What Bernie Sanders Gets Wrong About Healthcare

Ever since Bernie Sanders became a nationally known figure during the 2016 Democratic primary race, his proposal to bring European-style publicly-provided universal healthcare to the US has become firmly entrenched in the country’s political mainstream. Sometimes called “single-payer healthcare,” the idea is to take private healthcare companies out of the equation and have the government directly pay healthcare costs. The most simple way of doing this, of which Sanders is a strong advocate, is to expand Medicare – which provides public healthcare to over-65s – to everyone, regardless of age. Other candidates in the 2020 Democratic Party primary have latched on to this “Medicare-for-all” proposal and support for it has become something of an acid test to gauge their progressive credentials. Elizabeth Warren, Kamala Harris and Tulsi Gabbard have pledged their backing, though in spite of their best efforts, the policy remains most closely associated with Sanders and his brand of democratic socialism (more accurately described as social democracy.)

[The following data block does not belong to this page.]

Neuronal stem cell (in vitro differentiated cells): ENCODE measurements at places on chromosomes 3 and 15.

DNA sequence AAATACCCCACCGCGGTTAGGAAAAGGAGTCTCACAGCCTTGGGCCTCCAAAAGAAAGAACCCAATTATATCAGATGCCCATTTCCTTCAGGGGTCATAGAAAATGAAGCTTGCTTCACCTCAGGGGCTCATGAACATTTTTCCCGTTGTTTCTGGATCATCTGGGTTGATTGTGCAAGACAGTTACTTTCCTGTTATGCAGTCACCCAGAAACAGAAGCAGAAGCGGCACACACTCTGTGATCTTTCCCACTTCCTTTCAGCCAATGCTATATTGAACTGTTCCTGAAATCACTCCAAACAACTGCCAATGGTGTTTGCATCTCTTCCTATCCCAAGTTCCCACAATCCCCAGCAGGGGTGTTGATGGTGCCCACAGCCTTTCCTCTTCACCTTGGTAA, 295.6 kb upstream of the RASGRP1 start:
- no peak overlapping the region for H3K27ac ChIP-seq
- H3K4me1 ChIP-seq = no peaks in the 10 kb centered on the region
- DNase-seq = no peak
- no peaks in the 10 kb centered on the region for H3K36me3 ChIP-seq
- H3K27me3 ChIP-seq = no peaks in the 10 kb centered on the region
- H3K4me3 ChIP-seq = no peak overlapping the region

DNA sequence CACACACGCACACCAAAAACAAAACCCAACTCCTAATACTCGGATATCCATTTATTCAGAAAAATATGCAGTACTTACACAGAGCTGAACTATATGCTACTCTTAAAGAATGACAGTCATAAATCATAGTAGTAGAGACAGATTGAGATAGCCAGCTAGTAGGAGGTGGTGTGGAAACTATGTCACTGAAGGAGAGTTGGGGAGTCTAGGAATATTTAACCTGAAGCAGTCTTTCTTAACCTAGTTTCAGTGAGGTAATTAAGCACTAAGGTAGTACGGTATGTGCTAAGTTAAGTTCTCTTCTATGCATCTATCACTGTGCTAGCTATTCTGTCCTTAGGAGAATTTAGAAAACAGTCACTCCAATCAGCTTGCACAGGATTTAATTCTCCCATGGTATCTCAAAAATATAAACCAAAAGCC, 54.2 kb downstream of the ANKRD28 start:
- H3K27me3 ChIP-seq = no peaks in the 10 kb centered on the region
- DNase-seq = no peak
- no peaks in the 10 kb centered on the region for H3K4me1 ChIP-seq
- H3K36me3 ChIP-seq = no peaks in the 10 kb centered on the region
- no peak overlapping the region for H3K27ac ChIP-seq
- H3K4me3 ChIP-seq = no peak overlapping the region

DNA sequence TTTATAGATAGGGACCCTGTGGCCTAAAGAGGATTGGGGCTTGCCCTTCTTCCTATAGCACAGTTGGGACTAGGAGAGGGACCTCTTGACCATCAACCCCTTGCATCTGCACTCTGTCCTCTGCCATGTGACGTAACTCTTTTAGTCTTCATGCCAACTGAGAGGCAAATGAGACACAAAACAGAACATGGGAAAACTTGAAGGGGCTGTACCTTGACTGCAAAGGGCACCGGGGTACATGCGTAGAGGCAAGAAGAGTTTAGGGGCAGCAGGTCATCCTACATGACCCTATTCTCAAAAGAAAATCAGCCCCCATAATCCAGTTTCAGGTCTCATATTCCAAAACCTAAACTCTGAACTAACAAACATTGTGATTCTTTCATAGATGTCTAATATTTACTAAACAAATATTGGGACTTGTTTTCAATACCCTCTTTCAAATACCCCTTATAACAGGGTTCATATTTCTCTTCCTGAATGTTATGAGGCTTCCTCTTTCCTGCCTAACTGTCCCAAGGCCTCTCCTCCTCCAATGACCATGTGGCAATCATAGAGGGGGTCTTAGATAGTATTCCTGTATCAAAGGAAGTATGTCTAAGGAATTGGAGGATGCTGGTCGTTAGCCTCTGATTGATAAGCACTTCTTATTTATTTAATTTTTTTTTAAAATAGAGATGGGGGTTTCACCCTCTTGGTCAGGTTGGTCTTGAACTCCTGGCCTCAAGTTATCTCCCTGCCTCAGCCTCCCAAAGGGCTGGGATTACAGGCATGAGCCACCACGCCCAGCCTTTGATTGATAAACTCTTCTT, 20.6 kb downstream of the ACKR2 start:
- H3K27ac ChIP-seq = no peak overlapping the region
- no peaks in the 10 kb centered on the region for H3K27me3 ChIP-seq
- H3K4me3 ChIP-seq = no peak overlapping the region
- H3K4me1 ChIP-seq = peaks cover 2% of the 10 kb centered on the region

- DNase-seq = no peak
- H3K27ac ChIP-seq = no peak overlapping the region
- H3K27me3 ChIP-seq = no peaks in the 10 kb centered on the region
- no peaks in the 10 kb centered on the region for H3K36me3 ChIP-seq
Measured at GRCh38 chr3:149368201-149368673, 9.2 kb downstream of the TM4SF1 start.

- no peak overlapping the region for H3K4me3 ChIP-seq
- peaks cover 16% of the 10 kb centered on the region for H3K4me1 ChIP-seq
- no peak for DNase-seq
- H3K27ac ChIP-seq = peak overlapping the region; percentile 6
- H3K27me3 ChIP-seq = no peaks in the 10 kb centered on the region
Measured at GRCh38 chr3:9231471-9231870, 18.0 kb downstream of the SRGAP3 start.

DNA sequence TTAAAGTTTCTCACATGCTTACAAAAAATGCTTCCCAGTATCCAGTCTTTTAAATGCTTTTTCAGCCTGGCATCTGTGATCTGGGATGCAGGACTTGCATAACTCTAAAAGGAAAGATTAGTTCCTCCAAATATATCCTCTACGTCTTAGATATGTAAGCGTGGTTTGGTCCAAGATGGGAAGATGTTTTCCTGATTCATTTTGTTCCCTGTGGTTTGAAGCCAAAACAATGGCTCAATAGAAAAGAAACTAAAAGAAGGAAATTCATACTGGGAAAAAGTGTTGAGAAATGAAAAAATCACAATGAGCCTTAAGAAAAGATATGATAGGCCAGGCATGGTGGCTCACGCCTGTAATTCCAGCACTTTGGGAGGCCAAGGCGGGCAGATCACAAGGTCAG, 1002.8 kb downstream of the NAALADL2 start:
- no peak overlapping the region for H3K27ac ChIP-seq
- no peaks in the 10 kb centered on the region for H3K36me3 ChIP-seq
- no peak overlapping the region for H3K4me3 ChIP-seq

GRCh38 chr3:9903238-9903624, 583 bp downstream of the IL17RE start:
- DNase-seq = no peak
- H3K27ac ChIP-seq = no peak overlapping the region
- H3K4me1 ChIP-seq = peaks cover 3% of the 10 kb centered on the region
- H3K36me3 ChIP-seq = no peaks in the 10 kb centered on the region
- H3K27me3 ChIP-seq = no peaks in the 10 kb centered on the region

But for someone who has been such a champion of the issue for so many years, it is remarkable how Sanders occasionally demonstrates considerable misunderstanding of its intricacies, and in doing so, plays straight into the hands of his right-wing and centrist opponents. The latest example of this happened during the July 30 Democratic primary debate. Host Jake Tapper asked Sanders about whether the proposal would require an increase in taxes. Just days earlier, Tapper had put the same question to Sanders during a one-on-one interview aired on CNN on July 28. Tapper played a clip of fellow Democratic Party primary candidate Joe Biden. In the video, Biden says that his opponents who say they can implement Medicare-for-all without raising taxes on the middle class are living in a “fantasy world.”

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